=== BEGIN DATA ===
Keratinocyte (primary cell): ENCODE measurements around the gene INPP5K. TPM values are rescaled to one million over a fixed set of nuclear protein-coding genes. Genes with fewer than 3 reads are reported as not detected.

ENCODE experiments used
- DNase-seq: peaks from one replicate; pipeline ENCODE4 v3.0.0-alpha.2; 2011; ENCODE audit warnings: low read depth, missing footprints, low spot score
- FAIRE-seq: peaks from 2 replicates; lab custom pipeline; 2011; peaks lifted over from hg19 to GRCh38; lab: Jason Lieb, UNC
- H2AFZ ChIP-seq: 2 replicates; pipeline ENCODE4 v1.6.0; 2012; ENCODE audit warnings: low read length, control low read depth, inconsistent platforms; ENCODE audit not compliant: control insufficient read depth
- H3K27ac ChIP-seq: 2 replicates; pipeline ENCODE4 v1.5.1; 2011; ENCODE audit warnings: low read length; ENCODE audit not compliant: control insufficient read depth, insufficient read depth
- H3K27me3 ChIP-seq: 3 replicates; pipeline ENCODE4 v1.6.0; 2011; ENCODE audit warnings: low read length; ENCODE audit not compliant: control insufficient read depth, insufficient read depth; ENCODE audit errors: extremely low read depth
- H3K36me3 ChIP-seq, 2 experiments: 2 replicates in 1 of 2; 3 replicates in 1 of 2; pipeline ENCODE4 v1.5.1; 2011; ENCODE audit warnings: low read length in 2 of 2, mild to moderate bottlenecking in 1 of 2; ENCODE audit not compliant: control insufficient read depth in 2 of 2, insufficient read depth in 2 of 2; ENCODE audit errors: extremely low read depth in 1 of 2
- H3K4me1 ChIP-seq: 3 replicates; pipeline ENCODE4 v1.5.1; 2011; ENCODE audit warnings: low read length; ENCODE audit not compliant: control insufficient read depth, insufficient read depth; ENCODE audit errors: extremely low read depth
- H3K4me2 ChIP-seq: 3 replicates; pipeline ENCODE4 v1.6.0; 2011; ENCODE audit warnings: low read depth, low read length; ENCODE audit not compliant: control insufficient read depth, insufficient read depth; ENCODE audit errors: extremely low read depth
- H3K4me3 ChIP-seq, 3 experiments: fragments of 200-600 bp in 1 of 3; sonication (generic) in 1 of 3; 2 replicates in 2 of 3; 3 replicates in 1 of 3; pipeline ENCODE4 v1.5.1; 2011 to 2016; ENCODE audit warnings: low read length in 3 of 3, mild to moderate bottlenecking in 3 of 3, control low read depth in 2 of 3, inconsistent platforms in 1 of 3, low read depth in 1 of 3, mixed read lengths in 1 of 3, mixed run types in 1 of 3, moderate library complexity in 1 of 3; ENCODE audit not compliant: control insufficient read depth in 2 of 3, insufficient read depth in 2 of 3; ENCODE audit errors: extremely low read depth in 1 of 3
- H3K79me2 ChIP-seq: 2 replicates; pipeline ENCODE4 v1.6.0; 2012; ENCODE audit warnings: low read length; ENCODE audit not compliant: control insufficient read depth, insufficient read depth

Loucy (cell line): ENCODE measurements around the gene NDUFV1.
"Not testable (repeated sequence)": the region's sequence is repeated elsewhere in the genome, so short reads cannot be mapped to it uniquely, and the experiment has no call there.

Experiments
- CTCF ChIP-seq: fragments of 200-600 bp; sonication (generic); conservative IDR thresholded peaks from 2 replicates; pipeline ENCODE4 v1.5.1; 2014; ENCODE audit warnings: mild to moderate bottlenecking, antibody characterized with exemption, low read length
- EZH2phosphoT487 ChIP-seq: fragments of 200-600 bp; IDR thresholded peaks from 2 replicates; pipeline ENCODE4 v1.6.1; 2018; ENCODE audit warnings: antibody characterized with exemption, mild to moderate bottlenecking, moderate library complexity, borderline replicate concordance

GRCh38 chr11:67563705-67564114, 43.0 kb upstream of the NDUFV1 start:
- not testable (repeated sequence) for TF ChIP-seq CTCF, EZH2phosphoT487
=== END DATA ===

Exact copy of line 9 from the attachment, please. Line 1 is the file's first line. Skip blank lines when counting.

- H3K4me1 ChIP-seq: 3 replicates; pipeline ENCODE4 v1.5.1; 2011; ENCODE audit warnings: low read length; ENCODE audit not compliant: control insufficient read depth, insufficient read depth; ENCODE audit errors: extremely low read depth